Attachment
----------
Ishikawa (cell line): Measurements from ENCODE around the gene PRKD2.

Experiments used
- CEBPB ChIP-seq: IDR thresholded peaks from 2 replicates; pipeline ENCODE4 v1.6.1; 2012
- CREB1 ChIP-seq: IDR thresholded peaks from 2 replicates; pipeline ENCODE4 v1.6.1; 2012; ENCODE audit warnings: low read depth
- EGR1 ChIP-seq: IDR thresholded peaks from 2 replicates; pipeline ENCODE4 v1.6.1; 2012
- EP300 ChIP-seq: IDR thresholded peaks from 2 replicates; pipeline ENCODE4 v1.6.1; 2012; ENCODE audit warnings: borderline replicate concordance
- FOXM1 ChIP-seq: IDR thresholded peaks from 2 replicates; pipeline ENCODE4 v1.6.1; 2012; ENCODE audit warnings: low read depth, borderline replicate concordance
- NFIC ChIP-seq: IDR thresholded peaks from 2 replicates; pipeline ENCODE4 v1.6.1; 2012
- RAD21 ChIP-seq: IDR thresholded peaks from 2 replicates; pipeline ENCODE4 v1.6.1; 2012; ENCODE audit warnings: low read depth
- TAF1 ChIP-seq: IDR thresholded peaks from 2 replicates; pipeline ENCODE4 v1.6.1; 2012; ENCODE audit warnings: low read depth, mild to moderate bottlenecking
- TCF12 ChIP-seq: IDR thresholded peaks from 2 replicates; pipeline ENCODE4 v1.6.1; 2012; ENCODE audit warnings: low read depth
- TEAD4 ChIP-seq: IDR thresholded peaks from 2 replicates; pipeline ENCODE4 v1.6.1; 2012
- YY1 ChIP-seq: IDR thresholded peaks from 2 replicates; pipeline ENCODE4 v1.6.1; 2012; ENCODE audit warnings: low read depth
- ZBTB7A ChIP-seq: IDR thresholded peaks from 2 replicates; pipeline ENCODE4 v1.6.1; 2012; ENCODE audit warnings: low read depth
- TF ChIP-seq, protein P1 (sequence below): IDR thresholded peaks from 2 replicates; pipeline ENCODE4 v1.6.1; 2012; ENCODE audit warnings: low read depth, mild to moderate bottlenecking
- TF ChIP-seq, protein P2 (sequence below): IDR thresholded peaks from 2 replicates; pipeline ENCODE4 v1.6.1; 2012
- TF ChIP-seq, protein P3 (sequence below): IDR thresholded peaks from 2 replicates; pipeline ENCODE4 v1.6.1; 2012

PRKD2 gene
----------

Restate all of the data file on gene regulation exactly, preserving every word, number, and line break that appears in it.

Ishikawa (cell line): Measurements from ENCODE around the gene PRKD2.

Experiments used
- CEBPB ChIP-seq: IDR thresholded peaks from 2 replicates; pipeline ENCODE4 v1.6.1; 2012
- CREB1 ChIP-seq: IDR thresholded peaks from 2 replicates; pipeline ENCODE4 v1.6.1; 2012; ENCODE audit warnings: low read depth
- EGR1 ChIP-seq: IDR thresholded peaks from 2 replicates; pipeline ENCODE4 v1.6.1; 2012
- EP300 ChIP-seq: IDR thresholded peaks from 2 replicates; pipeline ENCODE4 v1.6.1; 2012; ENCODE audit warnings: borderline replicate concordance
- FOXM1 ChIP-seq: IDR thresholded peaks from 2 replicates; pipeline ENCODE4 v1.6.1; 2012; ENCODE audit warnings: low read depth, borderline replicate concordance
- NFIC ChIP-seq: IDR thresholded peaks from 2 replicates; pipeline ENCODE4 v1.6.1; 2012
- RAD21 ChIP-seq: IDR thresholded peaks from 2 replicates; pipeline ENCODE4 v1.6.1; 2012; ENCODE audit warnings: low read depth
- TAF1 ChIP-seq: IDR thresholded peaks from 2 replicates; pipeline ENCODE4 v1.6.1; 2012; ENCODE audit warnings: low read depth, mild to moderate bottlenecking
- TCF12 ChIP-seq: IDR thresholded peaks from 2 replicates; pipeline ENCODE4 v1.6.1; 2012; ENCODE audit warnings: low read depth
- TEAD4 ChIP-seq: IDR thresholded peaks from 2 replicates; pipeline ENCODE4 v1.6.1; 2012
- YY1 ChIP-seq: IDR thresholded peaks from 2 replicates; pipeline ENCODE4 v1.6.1; 2012; ENCODE audit warnings: low read depth
- ZBTB7A ChIP-seq: IDR thresholded peaks from 2 replicates; pipeline ENCODE4 v1.6.1; 2012; ENCODE audit warnings: low read depth
- TF ChIP-seq, protein P1 (sequence below): IDR thresholded peaks from 2 replicates; pipeline ENCODE4 v1.6.1; 2012; ENCODE audit warnings: low read depth, mild to moderate bottlenecking
- TF ChIP-seq, protein P2 (sequence below): IDR thresholded peaks from 2 replicates; pipeline ENCODE4 v1.6.1; 2012
- TF ChIP-seq, protein P3 (sequence below): IDR thresholded peaks from 2 replicates; pipeline ENCODE4 v1.6.1; 2012

PRKD2 gene